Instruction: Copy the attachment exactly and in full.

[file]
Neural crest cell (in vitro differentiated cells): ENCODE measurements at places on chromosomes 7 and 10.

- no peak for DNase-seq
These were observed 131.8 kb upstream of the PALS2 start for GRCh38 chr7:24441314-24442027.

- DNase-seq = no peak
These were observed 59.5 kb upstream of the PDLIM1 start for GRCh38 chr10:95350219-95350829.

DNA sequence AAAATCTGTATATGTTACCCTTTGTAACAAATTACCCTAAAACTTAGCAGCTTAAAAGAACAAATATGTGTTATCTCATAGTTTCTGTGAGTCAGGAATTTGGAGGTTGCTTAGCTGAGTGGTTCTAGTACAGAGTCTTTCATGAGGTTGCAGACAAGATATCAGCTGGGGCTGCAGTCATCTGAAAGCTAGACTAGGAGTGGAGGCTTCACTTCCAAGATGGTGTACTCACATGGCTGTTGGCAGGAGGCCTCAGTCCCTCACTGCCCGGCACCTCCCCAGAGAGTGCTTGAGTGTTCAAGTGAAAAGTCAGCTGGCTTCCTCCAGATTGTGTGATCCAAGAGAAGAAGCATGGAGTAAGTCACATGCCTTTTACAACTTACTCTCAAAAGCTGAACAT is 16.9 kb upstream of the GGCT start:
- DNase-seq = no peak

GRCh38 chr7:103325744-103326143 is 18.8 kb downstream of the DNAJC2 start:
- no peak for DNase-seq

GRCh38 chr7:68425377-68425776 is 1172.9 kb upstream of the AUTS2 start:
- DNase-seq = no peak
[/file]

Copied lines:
Neural crest cell (in vitro differentiated cells): ENCODE measurements at places on chromosomes 7 and 10.

- no peak for DNase-seq
These were observed 131.8 kb upstream of the PALS2 start for GRCh38 chr7:24441314-24442027.

- DNase-seq = no peak
These were observed 59.5 kb upstream of the PDLIM1 start for GRCh38 chr10:95350219-95350829.

DNA sequence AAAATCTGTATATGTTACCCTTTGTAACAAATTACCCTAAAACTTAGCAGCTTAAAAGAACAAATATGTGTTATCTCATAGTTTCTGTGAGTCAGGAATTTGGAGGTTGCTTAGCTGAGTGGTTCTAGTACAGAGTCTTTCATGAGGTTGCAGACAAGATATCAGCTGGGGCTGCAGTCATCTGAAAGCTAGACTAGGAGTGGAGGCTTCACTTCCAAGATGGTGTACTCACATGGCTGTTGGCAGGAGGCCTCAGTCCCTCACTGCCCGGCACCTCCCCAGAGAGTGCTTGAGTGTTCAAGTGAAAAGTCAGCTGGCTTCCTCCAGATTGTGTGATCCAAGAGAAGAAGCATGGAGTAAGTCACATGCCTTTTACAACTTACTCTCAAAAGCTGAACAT is 16.9 kb upstream of the GGCT start:
- DNase-seq = no peak

GRCh38 chr7:103325744-103326143 is 18.8 kb downstream of the DNAJC2 start:
- no peak for DNase-seq

GRCh38 chr7:68425377-68425776 is 1172.9 kb upstream of the AUTS2 start:
- DNase-seq = no peak